(Submitted December 17, 2007)
General relativity tells us that mass warps spacetime and spacetime
"tells" mass/energy how to move. If this is so, then why do we need
gravitons (since gravity is an effect, not the cause)?
Thank you for your question. Indeed, from the point of view of pure
general relativity theory, there is no need for such a thing as
gravitons. However, in quantum field theory all fundamental forces are
mediated by the exchange of (virtual) particles (massless particles in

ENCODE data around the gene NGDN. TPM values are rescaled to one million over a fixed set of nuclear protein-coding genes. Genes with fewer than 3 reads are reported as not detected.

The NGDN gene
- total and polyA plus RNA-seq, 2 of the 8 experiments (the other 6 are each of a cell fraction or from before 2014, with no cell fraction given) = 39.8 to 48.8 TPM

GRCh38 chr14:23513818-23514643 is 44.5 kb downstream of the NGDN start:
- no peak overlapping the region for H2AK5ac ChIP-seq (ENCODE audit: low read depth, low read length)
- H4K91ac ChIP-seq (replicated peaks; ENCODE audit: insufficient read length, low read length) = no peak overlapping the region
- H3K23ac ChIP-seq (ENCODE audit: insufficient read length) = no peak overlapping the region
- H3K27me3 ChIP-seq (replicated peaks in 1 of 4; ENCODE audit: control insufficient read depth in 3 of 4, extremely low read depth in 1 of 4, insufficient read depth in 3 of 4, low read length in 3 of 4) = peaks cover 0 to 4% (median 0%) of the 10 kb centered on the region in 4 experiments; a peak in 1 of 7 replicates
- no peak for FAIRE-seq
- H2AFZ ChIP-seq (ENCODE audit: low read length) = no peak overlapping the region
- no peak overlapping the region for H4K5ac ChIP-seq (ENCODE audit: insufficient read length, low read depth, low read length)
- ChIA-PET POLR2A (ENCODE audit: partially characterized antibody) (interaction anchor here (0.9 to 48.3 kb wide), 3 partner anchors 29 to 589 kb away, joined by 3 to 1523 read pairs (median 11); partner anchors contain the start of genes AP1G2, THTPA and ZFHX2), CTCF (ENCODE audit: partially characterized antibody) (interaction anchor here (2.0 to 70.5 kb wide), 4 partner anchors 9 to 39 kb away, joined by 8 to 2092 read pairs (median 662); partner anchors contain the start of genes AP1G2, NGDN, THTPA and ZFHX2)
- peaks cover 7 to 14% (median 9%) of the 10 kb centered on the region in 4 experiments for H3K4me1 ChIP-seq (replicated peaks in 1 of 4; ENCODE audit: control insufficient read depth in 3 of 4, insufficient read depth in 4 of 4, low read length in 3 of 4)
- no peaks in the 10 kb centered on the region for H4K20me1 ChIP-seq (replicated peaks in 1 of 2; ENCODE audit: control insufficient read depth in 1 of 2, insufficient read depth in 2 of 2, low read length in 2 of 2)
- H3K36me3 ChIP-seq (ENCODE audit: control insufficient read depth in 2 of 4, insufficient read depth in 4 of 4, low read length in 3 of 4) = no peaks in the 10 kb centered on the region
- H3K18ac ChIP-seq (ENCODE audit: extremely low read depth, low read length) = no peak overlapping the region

the case of long-range forces). Therefore, if the conjecture that all
of the forces of nature are unified at some energy scale is correct,
one must also be able to describe gravity in these terms. Presumably,
in this far-from-completed ultimate theory, the exchange of gravitons
and the curvature of spacetime would emerge as equivalent ways of
describing the same phenomenon.
-- Michael Loewenstein and David Chuss
for "Ask an Astrophysicist"